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Stephen F. Austin Defended Slavery. Should the Texas Capital Be Renamed?

Among the larger-than-life people in Texas history, only one can claim the title “Father of Texas”: Stephen F. Austin, the Virginia-born businessman who reluctantly accepted his father’s dying wishes to turn the Mexican-controlled territory into an American colony.

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Matthew Haag
, New York Times

Among the larger-than-life people in Texas history, only one can claim the title “Father of Texas”: Stephen F. Austin, the Virginia-born businessman who reluctantly accepted his father’s dying wishes to turn the Mexican-controlled territory into an American colony.

While in Texas in the 1820s and 1830s, Austin kept peace with Mexico, recruited white Americans to settle there and helped secure independence for the Republic of Texas. But for his near-mythological status in the state’s lore, Austin had a less exalted side: the defender of slavery who warned that freed slaves would become “vagabonds, a nuisance and a menace.”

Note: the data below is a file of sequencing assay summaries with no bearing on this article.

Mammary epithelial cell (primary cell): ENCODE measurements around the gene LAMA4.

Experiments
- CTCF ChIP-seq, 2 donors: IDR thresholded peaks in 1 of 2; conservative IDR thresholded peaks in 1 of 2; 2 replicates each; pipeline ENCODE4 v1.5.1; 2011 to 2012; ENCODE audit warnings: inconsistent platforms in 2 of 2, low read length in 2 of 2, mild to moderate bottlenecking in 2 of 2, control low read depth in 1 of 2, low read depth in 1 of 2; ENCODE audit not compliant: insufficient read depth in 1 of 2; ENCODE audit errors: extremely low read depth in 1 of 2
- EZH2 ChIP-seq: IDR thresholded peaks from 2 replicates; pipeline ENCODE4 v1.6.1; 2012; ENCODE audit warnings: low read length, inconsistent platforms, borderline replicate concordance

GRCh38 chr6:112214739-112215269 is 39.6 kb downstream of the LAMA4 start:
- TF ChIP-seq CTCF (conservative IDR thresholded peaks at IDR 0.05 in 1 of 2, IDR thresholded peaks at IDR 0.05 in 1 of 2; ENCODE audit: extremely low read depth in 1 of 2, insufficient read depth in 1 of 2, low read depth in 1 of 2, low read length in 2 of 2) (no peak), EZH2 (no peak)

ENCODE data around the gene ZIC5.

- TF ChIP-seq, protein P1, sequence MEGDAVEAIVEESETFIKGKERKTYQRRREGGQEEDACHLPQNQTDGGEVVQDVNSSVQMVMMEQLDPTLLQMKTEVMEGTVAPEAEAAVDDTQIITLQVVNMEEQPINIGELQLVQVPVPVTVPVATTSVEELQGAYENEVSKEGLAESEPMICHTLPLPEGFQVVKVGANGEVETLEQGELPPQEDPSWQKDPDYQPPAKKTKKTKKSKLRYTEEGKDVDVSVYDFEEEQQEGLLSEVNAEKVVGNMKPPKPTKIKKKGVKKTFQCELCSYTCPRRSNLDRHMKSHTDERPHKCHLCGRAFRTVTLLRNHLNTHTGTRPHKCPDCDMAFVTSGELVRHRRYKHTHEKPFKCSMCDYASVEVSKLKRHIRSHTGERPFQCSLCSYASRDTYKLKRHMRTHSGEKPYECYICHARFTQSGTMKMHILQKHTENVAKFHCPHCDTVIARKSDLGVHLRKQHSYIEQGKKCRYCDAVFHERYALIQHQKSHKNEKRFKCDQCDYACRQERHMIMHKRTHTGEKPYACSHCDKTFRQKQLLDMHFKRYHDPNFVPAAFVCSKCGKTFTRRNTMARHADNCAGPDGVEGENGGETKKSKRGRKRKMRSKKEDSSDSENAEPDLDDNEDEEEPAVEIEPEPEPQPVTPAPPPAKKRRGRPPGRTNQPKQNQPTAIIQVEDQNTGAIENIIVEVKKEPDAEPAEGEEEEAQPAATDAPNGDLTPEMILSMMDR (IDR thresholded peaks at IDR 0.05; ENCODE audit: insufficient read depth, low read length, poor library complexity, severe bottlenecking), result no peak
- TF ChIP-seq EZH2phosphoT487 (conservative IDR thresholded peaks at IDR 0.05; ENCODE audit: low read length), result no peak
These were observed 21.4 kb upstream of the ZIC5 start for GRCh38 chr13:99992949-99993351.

Over the past year, cities across the United States have taken stock of how many of their buildings, streets and parks honor Confederate soldiers who fought to preserve slavery, ushering in a moment of reckoning for the largely male and white-dominated ideology cemented in monuments and on road signs. One of those cities is the Texas capital, which bears Stephen F. Austin’s name.

The city of Austin released a 25-page report last week identifying sites named for Confederates and slave owners. Buried near the end of the report was an uncomfortable truth about the city’s name itself: The Texas pioneer fought Mexico’s efforts to ban slavery, worried that the region would not prosper without slaves, and demanded that slave owners be compensated if they gave up their slaves.

While the report recommended the renaming of streets like Confederate Drive and the removal of signs like a Jefferson Davis highway marker, the delicate issue of the man behind the city’s name was punted for the City Council to decide. And more than likely, that means the Austin name will stay.